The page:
It was the fall of 1970 and it looked like it was going to be a most interesting year. Having a teacher that was actually pretty looking and not butch looking in Physical Education was a real novelty. At this point in time gym classes were separated as to gender. Girls took attendance in all girl classes and played only girls sports and the boys likewise sat in lines of all boys and played only boys sports. There was no such thing as coed sports at that time in history. It wasn’t until a few years later that a Federal Title 9 rule came down from the Federal government to the State government and on down to every school district in every State in the United States. Girls were to have equal facilities, equal equipment, and equal training and all classes were to be coed taught by both woman and men. The biggest impact of the new Federal ruling was that the women P.E. teachers had to learn how to teacher Football, Soccer, Softball, and Track and Field as well as coed Volleyball. The equipment changed too. It wasn’t possible to have girls playing touch football with rubber footballs or leather footballs. They would break a nail or a finger trying to catch these hard balls. So the decision was made to use a soft foam ball called a Nerf Football. They also came in a smaller easier to throw size.
Likewise, Soccer on a coed basis had to convert to using a Nerf Soccer ball to avoid injuries. Girls weren’t forced to play with the boys; they had an option to play Soccer or football with the boys or the girls. The tougher girls choose to play with the boys, and the less tough girls choose to play amongst themselves. Field hockey and wrestling were considered not capable of being coed and were dropped from the curriculum. The field hockey program was really dropped because there were not enough field hockey sticks to equip an entire Physical Education program of 1600 students.
Back to 1970 at Cucamonga Junior high school. Junior or new teachers usually have mentors to help them learn the policies and procedures in the school. A mentor usually showed them how to write a lesson plan and how to complete their weekly course lesson plan that was evaluated by the Department chairperson each week. Techniques of teaching and handling large classes of 32 students were demonstrated and the new teachers followed their mentor’s lead. Sometimes the mentor was a male teacher and the new teacher was a female and one thing led to another and a few months into the term a relationship had developed. There were a lot of secret romances going on in the school between younger teachers and older teachers. Seldom did younger teachers get to associate with other younger teachers except in the faculty cafeteria during lunch.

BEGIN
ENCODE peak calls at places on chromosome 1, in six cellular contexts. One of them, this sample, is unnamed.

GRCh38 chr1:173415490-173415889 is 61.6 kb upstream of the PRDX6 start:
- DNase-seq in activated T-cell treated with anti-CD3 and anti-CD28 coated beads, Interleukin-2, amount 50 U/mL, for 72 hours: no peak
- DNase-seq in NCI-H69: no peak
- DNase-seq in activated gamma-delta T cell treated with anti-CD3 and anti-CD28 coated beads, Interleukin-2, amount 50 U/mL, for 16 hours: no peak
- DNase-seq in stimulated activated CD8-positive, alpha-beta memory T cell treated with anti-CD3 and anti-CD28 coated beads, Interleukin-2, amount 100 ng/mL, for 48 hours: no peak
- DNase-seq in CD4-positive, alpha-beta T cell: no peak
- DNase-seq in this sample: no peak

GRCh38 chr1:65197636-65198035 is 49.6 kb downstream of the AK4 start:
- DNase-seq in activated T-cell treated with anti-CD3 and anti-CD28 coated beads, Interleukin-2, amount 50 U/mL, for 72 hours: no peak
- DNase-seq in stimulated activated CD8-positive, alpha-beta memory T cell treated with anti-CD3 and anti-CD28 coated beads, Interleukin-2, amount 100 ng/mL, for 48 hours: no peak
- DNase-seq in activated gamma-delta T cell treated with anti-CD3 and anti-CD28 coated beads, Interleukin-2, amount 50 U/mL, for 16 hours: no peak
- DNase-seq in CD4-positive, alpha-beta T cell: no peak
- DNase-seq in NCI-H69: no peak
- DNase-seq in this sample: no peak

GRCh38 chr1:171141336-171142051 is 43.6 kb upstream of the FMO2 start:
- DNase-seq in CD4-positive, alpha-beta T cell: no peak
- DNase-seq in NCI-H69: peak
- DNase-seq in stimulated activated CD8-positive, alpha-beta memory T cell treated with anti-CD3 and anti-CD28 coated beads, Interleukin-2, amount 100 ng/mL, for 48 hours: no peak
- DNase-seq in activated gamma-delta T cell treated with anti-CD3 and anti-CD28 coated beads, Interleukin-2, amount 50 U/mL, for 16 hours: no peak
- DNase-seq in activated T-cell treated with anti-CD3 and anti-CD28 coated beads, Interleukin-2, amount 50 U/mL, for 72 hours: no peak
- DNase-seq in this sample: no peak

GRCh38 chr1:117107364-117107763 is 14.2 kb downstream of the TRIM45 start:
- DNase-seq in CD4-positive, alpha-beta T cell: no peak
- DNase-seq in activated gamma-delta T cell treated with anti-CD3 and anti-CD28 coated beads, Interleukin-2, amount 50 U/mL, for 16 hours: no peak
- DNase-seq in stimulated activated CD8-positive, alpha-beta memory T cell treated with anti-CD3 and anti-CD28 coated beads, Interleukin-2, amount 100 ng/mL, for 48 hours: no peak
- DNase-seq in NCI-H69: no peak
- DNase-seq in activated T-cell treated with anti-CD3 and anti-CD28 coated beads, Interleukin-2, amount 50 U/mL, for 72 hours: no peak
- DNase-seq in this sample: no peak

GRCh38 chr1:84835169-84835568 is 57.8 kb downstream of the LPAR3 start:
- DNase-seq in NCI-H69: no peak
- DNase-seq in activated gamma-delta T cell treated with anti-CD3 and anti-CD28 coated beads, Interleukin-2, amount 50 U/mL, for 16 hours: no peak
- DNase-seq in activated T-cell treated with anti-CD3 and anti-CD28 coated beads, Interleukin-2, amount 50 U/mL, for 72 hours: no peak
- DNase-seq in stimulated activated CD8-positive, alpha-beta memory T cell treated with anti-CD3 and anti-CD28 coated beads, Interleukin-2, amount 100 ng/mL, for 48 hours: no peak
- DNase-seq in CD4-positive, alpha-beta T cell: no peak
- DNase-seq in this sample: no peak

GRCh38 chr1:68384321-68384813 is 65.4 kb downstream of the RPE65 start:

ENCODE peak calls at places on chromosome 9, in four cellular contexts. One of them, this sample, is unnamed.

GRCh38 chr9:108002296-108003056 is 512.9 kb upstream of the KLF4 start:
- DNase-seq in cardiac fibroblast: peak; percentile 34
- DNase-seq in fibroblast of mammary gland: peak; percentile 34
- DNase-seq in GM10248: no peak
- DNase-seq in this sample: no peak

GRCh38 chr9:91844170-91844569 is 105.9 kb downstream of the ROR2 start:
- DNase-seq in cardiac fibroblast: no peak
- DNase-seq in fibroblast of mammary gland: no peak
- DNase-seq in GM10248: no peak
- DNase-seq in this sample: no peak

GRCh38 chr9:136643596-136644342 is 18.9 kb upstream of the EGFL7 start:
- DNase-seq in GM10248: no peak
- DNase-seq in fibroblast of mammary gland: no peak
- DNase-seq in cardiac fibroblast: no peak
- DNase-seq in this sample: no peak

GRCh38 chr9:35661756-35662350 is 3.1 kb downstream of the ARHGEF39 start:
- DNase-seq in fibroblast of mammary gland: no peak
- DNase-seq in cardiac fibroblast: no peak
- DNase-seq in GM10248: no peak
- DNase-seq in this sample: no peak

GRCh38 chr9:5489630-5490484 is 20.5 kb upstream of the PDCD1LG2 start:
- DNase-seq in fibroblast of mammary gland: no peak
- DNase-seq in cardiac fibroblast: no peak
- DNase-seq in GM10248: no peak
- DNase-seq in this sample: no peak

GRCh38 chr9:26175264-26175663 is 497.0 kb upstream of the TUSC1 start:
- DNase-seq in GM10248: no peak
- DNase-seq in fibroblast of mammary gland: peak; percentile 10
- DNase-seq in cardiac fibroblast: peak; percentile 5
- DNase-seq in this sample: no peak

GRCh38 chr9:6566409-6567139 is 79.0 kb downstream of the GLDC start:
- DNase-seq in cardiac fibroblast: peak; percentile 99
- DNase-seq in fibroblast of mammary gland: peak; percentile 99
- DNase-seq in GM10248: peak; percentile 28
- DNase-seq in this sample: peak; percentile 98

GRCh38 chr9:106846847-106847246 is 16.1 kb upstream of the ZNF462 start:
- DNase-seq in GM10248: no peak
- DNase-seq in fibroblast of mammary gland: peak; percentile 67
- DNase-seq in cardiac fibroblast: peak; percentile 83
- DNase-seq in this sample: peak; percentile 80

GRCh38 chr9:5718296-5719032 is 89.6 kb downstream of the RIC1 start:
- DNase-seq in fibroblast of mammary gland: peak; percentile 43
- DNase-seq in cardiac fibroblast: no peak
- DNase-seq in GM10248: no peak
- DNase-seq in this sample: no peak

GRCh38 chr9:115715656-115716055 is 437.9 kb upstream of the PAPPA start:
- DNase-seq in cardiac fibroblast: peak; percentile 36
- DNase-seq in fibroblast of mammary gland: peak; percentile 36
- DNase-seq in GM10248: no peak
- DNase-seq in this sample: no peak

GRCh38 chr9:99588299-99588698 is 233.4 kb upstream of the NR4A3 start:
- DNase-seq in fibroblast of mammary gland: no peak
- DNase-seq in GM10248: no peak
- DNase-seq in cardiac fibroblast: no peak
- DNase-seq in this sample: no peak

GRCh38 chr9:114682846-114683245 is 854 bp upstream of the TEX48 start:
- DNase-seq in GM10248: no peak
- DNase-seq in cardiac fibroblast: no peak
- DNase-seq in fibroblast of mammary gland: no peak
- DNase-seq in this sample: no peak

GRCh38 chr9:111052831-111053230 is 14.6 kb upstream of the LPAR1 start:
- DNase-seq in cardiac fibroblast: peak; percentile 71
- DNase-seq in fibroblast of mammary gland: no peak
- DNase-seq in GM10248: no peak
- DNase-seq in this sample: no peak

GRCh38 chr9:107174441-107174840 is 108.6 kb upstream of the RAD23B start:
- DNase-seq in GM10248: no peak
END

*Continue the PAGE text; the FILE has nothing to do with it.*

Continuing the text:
Ronnie became the fashion expert of the school. She wore outfits that would always accentuate her large breasts and loved the looks she got from all the male teachers. She was the first teacher I ever saw that could teach in a sweater indoors and not break a sweat. The gym was always hot from the skylights and being close to the school boilers across the hall. T-shirts worked best indoors and sweat suits or matching warm-up suits were good for outdoors. The men traditionally work gray or blue P.E. instructor pants with a black or white stripe down the sides of the pants. The women including Ronnie wore what ever they wanted including a skirt and heels sometimes. The oldest woman in the PE department had a major drinking problem and misses at least one day a week due to her drinking problem. What made things worse is she would come in wearing heels and a skirt even when the classes were going outdoors. It was a sight to see when we went outdoors and she always got stuck in the mud with her high heels. Her name was Elise Greenberg and she had been at the school for ten years. Anyone teaching with her always learned to take the attendance himself or herself and go outdoors with the class and hope that Elise would soon follow. Taking out close to 80 girls at one time was a real challenge for some of the woman P.E. teachers. The class was supposed to be split into two classes of 40 each but for convenience they grouped the whole girls sections together. The boys’ classes did the same.
Ronnie was selected to be the Cheerleader coach because she was the only person in the school interested in coaching the girl Cheerleaders. Many male teachers made it their business to drop by the gym after school to watch the try-outs for the Cheerleading team. Watching Ronnie jumping up and down for the girls and her huge breasts practically knocking herself out from bouncing around was a site to see.